Trafford Park Village

On the corner of Village Way and Second Avenue in Trafford Park this monument stands on a grass verge behind railings.  The name of the road and the monument refer to the Trafford Park Village of which there are only a few remnants today.  After the Manchester Ship Canal was completed in 1894 an extensive system of wharves, lined with warehouses, were created at the Salford end.  The area around these docks became an obvious focus for further industrial and commercial development.  Factories, mills and warehouses were built to take advantage of the commercial opportunities offered by the new port.

The first American company to build a factory was the Westinghouse Electrical Company, founded in 1886 by George Westinghouse.  A British subsiduary of the US company, called British Westinghouse Electric Company, built a factory at a place called Water Meeting beside the Bridgewater Canal.

In addition to the factory Westinghouse built a village for his workers on the American style grid system of avenues and streets.  The community had shops, eating rooms, a dance hall, schools, a church, and a cinema.  The village can be seen in the map extract below dated 1930.

1. - Trafford Hotel 2. - St. Antony's Centre
3. - St. Antony's Presbytery 4. - St. Antony's Church
5. - Village shops
6. - Village School
7. - Village Inn
8. - Parish Church of St. Cuthbert's


If you turn off Village Way today you will find that the streets and avenues are still there, as are some of the public buildings, but for the most part the houses are gone.  Below is a visual tour of the Trafford Park Village in January 2010.

Third Avenue looking south with the Village Heritage Centre, in the St. Antony's Centre, on the right and beyond the remaining rows of shops.

Above: the Third Avenue Shops

Saint Antony's Centre

The War Memorial from the Metropolitan Vickers Factory in the Village Heritage Centre.

Across Third Avenue from the St Antony Centre stands this memorial to Marshall Stevens, who is credited with being a prime mover in the creation of the Trafford Park Industrial Estate.

St Antony's Church on Eleventh Street.  It was built as a temporary structure in 1904 but as you can see it is still there and it was reclad in green corrugated iron in 1994.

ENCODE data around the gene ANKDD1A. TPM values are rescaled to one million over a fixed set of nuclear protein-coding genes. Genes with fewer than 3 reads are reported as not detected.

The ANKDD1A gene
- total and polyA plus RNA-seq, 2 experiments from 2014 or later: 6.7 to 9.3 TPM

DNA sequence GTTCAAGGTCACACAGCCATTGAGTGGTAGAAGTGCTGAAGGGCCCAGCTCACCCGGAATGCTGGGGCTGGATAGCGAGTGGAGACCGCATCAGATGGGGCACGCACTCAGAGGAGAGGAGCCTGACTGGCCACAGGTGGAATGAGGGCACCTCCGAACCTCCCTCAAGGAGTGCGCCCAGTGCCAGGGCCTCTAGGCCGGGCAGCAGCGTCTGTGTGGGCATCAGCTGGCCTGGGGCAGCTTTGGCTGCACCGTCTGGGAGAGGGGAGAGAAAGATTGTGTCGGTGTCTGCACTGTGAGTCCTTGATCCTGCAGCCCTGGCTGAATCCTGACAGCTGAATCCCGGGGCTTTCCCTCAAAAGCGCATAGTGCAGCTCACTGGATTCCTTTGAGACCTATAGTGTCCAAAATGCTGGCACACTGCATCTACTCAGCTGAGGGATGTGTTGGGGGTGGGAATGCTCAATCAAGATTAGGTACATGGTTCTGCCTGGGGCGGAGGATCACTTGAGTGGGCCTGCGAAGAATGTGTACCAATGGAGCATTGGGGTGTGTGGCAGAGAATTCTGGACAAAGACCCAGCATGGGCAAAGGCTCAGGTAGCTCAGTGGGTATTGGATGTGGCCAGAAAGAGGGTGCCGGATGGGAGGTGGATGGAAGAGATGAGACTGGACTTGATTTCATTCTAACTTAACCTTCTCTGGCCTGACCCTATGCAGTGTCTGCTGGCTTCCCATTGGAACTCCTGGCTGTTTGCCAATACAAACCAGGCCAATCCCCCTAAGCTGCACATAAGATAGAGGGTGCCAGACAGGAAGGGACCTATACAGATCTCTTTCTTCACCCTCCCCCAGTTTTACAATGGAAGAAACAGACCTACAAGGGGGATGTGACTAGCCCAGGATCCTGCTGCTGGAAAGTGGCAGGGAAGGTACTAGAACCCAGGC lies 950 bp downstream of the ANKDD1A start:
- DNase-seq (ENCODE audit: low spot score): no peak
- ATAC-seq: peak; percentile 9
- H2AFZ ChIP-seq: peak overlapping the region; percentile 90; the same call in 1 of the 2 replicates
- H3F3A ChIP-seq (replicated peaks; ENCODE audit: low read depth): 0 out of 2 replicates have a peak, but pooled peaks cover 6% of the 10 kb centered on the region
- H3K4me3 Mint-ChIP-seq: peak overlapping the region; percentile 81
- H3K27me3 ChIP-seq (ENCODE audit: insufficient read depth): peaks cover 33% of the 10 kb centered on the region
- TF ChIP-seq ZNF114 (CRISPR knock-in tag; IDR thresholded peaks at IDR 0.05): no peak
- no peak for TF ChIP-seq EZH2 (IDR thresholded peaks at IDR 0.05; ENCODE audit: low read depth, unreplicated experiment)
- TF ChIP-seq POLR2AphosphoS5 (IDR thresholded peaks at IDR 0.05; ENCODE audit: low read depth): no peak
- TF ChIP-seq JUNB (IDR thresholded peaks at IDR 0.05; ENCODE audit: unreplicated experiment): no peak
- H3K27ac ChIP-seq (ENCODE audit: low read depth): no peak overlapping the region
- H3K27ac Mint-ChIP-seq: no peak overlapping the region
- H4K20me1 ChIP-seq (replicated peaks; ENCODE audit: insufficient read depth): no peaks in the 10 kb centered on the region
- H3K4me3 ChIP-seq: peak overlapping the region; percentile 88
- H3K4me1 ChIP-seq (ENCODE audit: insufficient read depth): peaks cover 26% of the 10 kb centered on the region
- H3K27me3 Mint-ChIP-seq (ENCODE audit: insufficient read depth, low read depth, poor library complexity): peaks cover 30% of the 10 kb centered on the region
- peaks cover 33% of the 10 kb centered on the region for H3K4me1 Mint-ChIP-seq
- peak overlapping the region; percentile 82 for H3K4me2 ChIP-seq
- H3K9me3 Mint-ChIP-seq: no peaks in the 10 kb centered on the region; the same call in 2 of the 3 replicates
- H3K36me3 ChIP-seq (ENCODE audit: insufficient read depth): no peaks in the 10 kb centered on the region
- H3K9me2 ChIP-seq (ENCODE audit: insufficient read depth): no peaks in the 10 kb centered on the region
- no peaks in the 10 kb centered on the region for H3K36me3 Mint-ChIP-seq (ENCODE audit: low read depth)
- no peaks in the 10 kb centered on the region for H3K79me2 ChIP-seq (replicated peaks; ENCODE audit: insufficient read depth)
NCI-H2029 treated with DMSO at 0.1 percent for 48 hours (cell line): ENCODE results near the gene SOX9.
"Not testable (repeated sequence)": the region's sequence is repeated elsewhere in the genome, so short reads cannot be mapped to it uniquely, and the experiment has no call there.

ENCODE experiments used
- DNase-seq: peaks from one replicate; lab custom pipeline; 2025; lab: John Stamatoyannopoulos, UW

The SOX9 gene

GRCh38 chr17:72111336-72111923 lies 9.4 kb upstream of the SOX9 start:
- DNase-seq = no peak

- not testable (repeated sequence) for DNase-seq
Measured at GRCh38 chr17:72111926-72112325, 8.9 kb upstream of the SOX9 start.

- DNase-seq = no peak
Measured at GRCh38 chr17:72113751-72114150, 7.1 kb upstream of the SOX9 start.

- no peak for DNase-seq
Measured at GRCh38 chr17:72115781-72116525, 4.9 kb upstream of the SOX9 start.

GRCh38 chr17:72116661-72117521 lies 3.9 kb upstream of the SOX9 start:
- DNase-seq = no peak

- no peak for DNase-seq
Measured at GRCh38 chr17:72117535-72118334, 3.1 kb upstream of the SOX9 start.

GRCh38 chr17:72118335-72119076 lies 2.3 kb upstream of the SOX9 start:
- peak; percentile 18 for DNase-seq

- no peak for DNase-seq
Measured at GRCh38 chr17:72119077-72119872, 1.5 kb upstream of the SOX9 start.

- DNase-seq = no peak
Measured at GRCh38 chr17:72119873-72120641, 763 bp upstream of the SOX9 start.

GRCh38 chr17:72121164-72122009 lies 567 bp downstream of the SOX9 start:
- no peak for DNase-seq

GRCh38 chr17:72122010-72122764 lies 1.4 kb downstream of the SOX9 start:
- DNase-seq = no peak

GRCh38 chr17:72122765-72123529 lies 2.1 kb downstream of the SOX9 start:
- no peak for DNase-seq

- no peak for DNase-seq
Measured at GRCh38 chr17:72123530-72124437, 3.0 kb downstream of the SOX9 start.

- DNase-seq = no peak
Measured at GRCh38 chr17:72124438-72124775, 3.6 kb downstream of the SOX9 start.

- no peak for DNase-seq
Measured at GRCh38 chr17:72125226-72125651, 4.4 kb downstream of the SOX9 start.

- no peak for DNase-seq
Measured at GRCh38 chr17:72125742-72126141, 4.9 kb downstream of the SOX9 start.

On the corner of Eleventh Street and Fifth Avenue stands the presbytery and in the garden between it and the church is what seems to be a shrine.

The Village School was built in 1914.  Since much of the village was demolished in the 70s and 80s the school closed and the building was a candidate for demolition.  The building was saved and renovated by Urban Splash creating a residential complex that was awarded a prestigious RIBA award in 1996.

Over the entrance doors at either end of the building Urban Splash retained the stone "INFANTS" sign.


They found an interesting use for the school signs for "GIRLS" and "BOYS" incorporating them into the public toilets that can be found between the two terraces of shops.

This plaque has been attached to the side of one of the shops.

"This building was formally dedicated to the Cooper family who were family traders in the village from 1906 - 1994 by Mr. Chris Cooper on Tuesday 17th October 1995, following a substantial refurbishment program by Trafford Park Development Corporation."

Above:  The former Parish Church of St. Cuthbert's

Above:  The Village Inn

This used to be the entrance into the Westinghouse - later Metro-Vicks - factory.  You can see the spot marked with an arrow on the old photograph below.

Below;  The Trafford Park Hotel - now closed and up for sale.

Close Window